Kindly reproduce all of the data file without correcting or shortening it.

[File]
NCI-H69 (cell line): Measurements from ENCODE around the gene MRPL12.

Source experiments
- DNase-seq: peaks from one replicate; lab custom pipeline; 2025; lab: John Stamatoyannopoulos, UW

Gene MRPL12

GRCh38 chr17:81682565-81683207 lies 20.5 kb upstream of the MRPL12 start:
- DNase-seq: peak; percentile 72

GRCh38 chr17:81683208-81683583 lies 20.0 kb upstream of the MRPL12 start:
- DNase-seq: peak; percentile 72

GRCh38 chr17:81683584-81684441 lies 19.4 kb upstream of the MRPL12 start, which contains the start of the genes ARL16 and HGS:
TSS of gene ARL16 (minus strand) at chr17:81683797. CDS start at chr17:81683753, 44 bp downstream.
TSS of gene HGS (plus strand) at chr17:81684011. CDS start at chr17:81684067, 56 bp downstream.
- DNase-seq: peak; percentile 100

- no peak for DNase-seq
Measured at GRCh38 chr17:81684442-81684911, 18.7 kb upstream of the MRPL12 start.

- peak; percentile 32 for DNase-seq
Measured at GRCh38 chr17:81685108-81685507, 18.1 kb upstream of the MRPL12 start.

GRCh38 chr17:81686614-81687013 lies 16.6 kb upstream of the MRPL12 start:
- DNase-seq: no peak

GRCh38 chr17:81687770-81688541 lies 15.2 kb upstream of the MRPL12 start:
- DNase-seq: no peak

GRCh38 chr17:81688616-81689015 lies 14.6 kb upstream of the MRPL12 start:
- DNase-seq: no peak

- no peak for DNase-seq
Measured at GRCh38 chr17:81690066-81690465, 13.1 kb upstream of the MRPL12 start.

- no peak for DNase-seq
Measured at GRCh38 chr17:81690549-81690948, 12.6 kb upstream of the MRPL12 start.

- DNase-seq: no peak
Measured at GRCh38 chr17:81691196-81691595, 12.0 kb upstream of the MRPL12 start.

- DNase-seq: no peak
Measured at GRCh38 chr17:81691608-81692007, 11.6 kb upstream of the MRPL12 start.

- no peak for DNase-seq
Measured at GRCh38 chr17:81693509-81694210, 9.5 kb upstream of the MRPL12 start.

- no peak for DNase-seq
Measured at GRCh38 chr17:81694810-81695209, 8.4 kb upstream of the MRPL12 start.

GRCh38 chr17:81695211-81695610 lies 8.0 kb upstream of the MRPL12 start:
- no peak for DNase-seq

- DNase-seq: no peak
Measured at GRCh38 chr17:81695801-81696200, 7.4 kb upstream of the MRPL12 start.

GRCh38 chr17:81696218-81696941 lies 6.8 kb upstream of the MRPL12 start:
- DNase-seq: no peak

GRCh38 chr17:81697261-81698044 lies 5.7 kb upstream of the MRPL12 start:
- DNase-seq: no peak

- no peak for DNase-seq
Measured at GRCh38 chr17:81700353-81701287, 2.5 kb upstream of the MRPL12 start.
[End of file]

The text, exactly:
NCI-H69 (cell line): Measurements from ENCODE around the gene MRPL12.

Source experiments
- DNase-seq: peaks from one replicate; lab custom pipeline; 2025; lab: John Stamatoyannopoulos, UW

Gene MRPL12

GRCh38 chr17:81682565-81683207 lies 20.5 kb upstream of the MRPL12 start:
- DNase-seq: peak; percentile 72

GRCh38 chr17:81683208-81683583 lies 20.0 kb upstream of the MRPL12 start:
- DNase-seq: peak; percentile 72

GRCh38 chr17:81683584-81684441 lies 19.4 kb upstream of the MRPL12 start, which contains the start of the genes ARL16 and HGS:
TSS of gene ARL16 (minus strand) at chr17:81683797. CDS start at chr17:81683753, 44 bp downstream.
TSS of gene HGS (plus strand) at chr17:81684011. CDS start at chr17:81684067, 56 bp downstream.
- DNase-seq: peak; percentile 100

- no peak for DNase-seq
Measured at GRCh38 chr17:81684442-81684911, 18.7 kb upstream of the MRPL12 start.

- peak; percentile 32 for DNase-seq
Measured at GRCh38 chr17:81685108-81685507, 18.1 kb upstream of the MRPL12 start.

GRCh38 chr17:81686614-81687013 lies 16.6 kb upstream of the MRPL12 start:
- DNase-seq: no peak

GRCh38 chr17:81687770-81688541 lies 15.2 kb upstream of the MRPL12 start:
- DNase-seq: no peak

GRCh38 chr17:81688616-81689015 lies 14.6 kb upstream of the MRPL12 start:
- DNase-seq: no peak

- no peak for DNase-seq
Measured at GRCh38 chr17:81690066-81690465, 13.1 kb upstream of the MRPL12 start.

- no peak for DNase-seq
Measured at GRCh38 chr17:81690549-81690948, 12.6 kb upstream of the MRPL12 start.

- DNase-seq: no peak
Measured at GRCh38 chr17:81691196-81691595, 12.0 kb upstream of the MRPL12 start.

- DNase-seq: no peak
Measured at GRCh38 chr17:81691608-81692007, 11.6 kb upstream of the MRPL12 start.

- no peak for DNase-seq
Measured at GRCh38 chr17:81693509-81694210, 9.5 kb upstream of the MRPL12 start.

- no peak for DNase-seq
Measured at GRCh38 chr17:81694810-81695209, 8.4 kb upstream of the MRPL12 start.

GRCh38 chr17:81695211-81695610 lies 8.0 kb upstream of the MRPL12 start:
- no peak for DNase-seq

- DNase-seq: no peak
Measured at GRCh38 chr17:81695801-81696200, 7.4 kb upstream of the MRPL12 start.

GRCh38 chr17:81696218-81696941 lies 6.8 kb upstream of the MRPL12 start:
- DNase-seq: no peak

GRCh38 chr17:81697261-81698044 lies 5.7 kb upstream of the MRPL12 start:
- DNase-seq: no peak

- no peak for DNase-seq
Measured at GRCh38 chr17:81700353-81701287, 2.5 kb upstream of the MRPL12 start.